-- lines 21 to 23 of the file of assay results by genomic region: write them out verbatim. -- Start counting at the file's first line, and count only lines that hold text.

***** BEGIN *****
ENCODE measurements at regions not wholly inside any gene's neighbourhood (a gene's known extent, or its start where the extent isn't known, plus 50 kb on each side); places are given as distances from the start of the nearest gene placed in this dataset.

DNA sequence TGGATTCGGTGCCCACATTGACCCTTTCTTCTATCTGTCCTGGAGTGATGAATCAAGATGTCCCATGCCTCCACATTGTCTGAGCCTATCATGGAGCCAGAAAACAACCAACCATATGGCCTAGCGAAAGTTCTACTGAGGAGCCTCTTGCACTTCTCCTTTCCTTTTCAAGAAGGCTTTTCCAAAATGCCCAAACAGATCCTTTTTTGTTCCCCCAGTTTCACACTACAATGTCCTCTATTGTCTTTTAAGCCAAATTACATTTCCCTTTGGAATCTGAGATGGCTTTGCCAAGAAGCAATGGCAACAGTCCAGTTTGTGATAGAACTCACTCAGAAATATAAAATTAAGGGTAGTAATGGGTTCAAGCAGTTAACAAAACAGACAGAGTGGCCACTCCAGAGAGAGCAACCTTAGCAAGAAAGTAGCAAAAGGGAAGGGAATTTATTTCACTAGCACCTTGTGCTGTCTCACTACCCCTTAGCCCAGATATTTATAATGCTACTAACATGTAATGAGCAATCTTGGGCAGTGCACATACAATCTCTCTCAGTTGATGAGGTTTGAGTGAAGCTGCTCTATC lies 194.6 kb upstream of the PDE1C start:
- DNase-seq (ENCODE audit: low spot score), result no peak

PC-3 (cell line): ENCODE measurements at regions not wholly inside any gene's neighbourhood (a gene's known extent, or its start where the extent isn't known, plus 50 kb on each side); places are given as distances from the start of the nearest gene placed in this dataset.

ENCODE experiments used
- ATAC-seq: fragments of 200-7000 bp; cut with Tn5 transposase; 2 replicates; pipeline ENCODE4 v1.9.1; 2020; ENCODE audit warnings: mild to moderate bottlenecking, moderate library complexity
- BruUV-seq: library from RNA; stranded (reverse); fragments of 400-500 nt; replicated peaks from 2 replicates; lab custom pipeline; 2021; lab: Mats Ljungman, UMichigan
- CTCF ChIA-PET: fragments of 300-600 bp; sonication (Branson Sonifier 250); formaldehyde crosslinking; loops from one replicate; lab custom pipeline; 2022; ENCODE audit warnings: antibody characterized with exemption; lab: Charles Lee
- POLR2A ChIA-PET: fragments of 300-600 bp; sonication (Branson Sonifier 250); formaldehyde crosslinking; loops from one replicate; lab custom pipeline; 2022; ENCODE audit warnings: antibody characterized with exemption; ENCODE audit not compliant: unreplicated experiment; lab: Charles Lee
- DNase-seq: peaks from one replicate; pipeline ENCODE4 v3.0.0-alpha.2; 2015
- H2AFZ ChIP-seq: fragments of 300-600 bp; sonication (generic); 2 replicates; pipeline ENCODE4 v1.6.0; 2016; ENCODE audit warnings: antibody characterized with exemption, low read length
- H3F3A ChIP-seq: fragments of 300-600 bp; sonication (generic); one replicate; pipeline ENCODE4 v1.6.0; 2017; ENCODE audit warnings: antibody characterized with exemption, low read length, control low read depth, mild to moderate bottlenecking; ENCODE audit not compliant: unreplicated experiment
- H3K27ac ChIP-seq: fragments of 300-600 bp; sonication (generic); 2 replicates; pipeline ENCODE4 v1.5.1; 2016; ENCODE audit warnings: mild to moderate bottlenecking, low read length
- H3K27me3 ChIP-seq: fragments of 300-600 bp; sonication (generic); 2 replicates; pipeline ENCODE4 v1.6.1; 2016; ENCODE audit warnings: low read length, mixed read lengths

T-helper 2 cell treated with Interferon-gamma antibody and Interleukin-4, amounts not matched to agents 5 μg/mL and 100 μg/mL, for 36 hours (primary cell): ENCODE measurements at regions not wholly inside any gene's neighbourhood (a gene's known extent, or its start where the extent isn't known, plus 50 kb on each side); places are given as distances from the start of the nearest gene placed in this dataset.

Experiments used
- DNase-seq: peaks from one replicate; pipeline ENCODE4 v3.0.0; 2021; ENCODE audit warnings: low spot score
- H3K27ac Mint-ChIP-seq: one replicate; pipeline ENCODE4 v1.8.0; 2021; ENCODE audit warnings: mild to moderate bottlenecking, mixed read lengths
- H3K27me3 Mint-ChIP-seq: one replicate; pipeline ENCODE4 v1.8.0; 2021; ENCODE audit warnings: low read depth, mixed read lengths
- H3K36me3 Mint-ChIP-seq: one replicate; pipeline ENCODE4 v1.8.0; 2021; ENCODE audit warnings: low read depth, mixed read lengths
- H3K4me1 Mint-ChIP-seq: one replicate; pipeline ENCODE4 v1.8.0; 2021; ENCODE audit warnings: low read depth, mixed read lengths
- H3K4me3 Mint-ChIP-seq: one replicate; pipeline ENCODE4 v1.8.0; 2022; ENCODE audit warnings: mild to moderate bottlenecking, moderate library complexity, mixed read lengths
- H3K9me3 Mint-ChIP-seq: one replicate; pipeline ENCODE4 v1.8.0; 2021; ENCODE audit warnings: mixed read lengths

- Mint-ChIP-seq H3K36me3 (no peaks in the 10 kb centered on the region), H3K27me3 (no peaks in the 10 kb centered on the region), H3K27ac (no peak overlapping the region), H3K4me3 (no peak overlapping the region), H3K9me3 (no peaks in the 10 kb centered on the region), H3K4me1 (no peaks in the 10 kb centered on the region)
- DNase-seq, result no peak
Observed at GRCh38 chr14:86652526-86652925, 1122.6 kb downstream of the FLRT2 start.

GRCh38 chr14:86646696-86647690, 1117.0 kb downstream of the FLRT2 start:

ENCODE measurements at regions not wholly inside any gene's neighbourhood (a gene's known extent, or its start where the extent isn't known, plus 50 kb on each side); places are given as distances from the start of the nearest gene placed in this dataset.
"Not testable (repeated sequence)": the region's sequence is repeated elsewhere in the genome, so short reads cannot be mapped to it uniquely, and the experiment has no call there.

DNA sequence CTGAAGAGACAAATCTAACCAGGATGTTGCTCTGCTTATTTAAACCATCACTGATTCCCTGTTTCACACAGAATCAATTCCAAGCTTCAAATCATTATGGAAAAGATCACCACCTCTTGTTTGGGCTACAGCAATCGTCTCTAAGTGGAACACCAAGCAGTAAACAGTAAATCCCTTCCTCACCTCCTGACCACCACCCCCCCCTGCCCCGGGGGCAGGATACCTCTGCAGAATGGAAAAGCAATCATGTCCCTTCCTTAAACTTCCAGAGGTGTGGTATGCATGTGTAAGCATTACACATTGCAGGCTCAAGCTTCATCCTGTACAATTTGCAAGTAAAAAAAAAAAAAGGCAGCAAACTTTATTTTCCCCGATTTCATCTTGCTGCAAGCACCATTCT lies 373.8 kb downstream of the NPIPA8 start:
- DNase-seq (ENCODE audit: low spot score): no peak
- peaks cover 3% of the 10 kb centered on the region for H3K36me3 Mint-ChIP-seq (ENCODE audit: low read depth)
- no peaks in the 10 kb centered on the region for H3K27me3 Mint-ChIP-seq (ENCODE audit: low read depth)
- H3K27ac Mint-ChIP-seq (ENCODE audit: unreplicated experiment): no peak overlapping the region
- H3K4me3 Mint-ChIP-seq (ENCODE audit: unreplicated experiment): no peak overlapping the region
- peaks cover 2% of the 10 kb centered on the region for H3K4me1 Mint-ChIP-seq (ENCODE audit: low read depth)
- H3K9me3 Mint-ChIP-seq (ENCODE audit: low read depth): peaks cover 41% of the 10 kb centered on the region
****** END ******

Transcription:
- H3K4me1 Mint-ChIP-seq: one replicate; pipeline ENCODE4 v1.8.0; 2021; ENCODE audit warnings: low read depth, mixed read lengths
- H3K4me3 Mint-ChIP-seq: one replicate; pipeline ENCODE4 v1.8.0; 2022; ENCODE audit warnings: mild to moderate bottlenecking, moderate library complexity, mixed read lengths
- H3K9me3 Mint-ChIP-seq: one replicate; pipeline ENCODE4 v1.8.0; 2021; ENCODE audit warnings: mixed read lengths